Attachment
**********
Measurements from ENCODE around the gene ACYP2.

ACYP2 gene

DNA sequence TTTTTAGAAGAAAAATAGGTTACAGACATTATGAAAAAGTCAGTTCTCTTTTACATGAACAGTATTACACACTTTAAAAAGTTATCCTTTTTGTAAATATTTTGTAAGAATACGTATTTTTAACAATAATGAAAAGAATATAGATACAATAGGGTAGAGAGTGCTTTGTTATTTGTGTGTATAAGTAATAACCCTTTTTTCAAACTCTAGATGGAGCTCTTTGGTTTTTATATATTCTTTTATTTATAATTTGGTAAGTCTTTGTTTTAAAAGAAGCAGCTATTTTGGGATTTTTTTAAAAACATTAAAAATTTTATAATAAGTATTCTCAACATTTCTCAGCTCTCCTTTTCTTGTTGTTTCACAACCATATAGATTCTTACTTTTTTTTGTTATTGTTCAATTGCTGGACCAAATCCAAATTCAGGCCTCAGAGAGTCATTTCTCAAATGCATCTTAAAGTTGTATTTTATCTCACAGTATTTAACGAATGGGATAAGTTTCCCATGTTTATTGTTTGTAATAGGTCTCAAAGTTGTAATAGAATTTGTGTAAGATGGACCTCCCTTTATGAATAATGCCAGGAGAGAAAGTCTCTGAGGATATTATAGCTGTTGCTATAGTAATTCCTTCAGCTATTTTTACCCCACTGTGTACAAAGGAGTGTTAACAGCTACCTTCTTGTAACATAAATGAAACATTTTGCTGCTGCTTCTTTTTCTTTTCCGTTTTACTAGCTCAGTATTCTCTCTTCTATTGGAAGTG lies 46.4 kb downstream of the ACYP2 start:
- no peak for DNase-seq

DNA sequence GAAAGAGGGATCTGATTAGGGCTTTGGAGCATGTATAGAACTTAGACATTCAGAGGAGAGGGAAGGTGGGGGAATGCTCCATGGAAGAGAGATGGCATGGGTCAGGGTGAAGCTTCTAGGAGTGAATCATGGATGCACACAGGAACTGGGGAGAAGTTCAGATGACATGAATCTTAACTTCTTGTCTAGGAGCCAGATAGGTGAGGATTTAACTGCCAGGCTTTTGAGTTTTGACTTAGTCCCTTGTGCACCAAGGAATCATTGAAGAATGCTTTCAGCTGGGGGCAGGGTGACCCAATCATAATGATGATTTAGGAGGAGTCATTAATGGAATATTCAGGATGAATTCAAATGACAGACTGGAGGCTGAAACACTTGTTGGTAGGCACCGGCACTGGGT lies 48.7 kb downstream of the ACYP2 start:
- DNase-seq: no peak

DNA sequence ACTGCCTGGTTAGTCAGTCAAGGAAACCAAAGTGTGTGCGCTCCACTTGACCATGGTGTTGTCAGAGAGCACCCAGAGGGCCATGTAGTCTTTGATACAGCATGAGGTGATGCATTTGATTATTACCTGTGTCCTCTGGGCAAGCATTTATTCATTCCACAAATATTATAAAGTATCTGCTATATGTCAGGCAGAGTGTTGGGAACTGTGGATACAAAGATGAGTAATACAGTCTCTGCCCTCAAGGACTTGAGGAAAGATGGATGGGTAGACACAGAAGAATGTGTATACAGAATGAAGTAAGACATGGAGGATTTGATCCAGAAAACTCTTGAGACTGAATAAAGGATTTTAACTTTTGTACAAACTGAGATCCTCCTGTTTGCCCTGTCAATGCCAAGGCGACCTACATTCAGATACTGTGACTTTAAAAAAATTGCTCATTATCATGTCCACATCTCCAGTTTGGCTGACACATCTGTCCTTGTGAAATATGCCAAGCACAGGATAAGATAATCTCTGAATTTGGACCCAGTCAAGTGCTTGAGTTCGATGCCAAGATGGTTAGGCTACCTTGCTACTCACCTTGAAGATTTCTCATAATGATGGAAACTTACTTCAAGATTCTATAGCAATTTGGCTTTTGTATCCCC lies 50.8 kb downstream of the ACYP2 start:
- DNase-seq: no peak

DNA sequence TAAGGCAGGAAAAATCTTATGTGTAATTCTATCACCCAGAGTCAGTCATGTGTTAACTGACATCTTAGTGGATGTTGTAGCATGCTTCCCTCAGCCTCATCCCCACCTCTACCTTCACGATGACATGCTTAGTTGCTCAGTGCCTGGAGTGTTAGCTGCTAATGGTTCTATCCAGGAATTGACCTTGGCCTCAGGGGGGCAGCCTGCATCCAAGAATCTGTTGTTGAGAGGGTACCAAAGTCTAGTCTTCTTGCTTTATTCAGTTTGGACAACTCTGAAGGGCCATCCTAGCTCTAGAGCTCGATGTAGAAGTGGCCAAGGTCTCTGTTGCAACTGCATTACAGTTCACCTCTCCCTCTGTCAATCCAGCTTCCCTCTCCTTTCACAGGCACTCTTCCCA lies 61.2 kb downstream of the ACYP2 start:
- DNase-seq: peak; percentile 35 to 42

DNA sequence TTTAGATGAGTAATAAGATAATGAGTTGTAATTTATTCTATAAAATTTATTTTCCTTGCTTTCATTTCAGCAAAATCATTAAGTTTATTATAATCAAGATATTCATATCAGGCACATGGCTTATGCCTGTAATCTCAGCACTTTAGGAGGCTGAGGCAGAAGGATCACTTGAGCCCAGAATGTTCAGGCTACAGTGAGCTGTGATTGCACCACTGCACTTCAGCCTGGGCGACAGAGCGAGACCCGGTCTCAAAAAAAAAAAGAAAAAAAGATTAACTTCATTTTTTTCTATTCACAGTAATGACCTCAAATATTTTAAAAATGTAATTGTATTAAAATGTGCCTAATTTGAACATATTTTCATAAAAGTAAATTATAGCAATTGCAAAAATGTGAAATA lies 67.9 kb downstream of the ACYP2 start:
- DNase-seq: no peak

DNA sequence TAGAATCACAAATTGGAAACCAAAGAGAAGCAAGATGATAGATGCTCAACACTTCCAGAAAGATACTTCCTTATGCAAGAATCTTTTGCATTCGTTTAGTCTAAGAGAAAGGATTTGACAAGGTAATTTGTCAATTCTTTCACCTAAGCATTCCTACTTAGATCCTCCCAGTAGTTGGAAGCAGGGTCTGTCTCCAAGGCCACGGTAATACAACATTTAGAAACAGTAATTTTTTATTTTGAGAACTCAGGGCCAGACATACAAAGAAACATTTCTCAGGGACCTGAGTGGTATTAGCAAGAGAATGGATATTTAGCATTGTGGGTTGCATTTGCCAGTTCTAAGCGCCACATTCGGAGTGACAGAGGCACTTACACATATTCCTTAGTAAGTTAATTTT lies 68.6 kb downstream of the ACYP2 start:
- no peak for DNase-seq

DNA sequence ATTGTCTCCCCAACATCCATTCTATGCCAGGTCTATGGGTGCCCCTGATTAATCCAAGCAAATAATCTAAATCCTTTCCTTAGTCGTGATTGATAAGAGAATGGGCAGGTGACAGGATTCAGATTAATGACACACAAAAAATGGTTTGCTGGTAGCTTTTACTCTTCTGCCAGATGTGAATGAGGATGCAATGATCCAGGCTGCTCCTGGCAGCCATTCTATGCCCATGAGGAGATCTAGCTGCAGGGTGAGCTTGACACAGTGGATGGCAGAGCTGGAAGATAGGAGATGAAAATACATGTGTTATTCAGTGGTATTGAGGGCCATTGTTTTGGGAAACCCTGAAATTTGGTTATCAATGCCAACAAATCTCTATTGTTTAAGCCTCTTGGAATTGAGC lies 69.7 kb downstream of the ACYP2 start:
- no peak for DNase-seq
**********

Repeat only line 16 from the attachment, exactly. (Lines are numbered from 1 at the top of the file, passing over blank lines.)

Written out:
- no peak for DNase-seq